He explained that she had played a decisive role in educating party members and workers in the critical experiences of these earlier struggles. He emphasized her determination to continue this task into her 70s, despite ill health.
Mazelis stressed the central lesson drawn by Jean Brust: the necessity for socialist consciousness in the working class. “Jean had the opportunity to participate in some important mass struggles of workers. What she learned from all these experiences was that spontaneous struggles by themselves were not sufficient and a Marxist leadership had to be built.”
The next speaker was Ulrich Rippert, national secretary of the Socialist Equality Party of Germany. Rippert first met Jean’s husband Bill in the late 1960s, when Rippert was attracted as a youth to the Trotskyist movement. In his conversations with Bill Brust he began to understand the crucial difference between revolutionary politics and the middle class radicalism and protest politics that dominated the period.
“I think I know what Comrade Jean would say if she had been able to participate in our discussion this week. She would explain that this summer school opens up a new stage in the building of our international party. Many people are searching for answers to complex problems of this century, answers which they can find only in our international movement.”
Wije Dias, national secretary of the SEP of Sri Lanka, said: “Jean Brust expressed the greatness of the character and personality produced by our world Trotskyist movement. Even though few were able to meet her personally, the SEP members in Sri Lanka were always very keen to read and study what she contributed to our movement in her many speeches in different parts of the world. I must say all the comrades were very saddened by her sudden illness and demise.”
Dias explained that Jean had joined the party at the same time as those who initiated the struggle for Trotskyism in Sri Lanka. They had demonstrated considerable courage in conducting a political fight against the British during World War II, and opposing the independence settlement imposed on the Indian subcontinent by imperialism. But while these leaders were later to capitulate to the postwar pressures of nationalism and opportunism, the opposite was the case with Jean Brust. She stood firmly with the International Committee.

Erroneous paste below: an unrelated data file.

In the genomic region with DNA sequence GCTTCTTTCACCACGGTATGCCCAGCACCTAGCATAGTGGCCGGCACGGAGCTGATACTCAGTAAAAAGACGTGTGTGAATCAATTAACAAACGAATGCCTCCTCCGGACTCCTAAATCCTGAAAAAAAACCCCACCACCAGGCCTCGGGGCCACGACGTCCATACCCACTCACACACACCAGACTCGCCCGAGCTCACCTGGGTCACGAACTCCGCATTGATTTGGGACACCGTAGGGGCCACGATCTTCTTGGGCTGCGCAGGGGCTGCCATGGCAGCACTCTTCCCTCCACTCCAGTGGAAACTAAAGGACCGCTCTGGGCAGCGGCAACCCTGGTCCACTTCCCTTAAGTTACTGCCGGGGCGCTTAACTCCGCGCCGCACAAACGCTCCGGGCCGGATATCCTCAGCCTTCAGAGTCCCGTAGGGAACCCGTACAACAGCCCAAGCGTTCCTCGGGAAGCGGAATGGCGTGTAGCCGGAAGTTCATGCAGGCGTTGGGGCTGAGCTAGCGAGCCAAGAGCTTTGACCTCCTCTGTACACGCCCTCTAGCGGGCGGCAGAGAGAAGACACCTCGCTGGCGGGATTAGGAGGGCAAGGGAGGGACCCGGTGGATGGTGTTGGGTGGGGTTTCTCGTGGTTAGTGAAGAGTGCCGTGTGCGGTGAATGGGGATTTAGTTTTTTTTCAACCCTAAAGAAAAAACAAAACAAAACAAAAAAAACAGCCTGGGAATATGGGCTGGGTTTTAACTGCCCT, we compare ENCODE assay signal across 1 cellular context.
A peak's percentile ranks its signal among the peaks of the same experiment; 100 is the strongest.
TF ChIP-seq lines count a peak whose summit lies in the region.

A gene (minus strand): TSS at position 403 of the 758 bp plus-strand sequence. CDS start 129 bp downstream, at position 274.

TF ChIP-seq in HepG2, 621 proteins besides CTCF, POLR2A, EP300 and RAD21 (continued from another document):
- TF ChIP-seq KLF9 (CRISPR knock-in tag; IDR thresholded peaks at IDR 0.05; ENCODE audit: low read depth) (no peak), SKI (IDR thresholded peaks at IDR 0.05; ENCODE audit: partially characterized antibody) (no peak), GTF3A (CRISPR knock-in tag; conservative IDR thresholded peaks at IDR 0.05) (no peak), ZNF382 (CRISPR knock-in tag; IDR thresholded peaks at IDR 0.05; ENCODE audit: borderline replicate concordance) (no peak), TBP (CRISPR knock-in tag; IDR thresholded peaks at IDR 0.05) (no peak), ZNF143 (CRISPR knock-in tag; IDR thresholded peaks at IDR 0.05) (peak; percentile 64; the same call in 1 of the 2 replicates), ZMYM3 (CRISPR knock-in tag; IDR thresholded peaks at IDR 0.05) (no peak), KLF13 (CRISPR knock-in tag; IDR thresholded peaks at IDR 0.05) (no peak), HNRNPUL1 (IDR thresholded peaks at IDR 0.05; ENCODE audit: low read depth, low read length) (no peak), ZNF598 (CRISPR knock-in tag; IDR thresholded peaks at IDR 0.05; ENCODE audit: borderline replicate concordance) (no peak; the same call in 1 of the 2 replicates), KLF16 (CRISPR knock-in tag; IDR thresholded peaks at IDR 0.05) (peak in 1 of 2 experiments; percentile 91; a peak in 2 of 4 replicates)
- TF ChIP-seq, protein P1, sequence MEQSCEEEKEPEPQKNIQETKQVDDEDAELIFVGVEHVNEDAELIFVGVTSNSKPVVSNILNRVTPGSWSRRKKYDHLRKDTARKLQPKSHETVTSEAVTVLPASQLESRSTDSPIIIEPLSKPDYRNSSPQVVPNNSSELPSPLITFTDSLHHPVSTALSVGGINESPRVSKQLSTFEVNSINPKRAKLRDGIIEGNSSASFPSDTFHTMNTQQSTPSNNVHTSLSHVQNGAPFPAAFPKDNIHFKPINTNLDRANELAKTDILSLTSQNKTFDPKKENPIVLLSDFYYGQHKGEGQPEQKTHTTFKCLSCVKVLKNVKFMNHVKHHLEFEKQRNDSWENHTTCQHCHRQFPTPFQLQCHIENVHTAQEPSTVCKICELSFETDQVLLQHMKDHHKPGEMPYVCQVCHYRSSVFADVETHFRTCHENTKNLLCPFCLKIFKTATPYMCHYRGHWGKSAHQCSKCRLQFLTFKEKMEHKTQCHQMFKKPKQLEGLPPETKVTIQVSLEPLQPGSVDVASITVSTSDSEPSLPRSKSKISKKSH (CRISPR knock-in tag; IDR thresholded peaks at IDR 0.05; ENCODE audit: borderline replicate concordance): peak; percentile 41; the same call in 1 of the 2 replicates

Chris Marsden, editor of International Worker, the newspaper of the British SEP, described the impact that Jean made on him as a relatively new member of the party in the aftermath of the 1985-86 split with the British Workers Revolutionary Party.
“Here was living proof that a teenager could dedicate her life to the struggle for human emancipation and actually honor that pledge. What was revealed to me in that first lengthy meeting was that her socialist convictions had given her life a richness and purpose to which few others can lay claim….
“The historical experiences through which she had passed, the struggles within our movement in particular, were the political capital which she brought to bear in addressing the crucial questions facing the working class today. She told me that the future generations would be educated in Marxism on the basis of the lessons derived from the split through which we had just passed.”
Keith Meadowcroft, national secretary of the SEP in Canada, joined the party as a teenager and worked with Comrade Jean throughout his adult life.
“Jean was certainly plain spoken. Indeed in some ways she was a very hard woman. She had to have been to endure not only the slanders of the Stalinists and the Cold War warriors, but also the derision and laughter of former comrades who fell prey to the easy inducements of the postwar boom and who only wanted to forget the ideals and the commitment of their youth.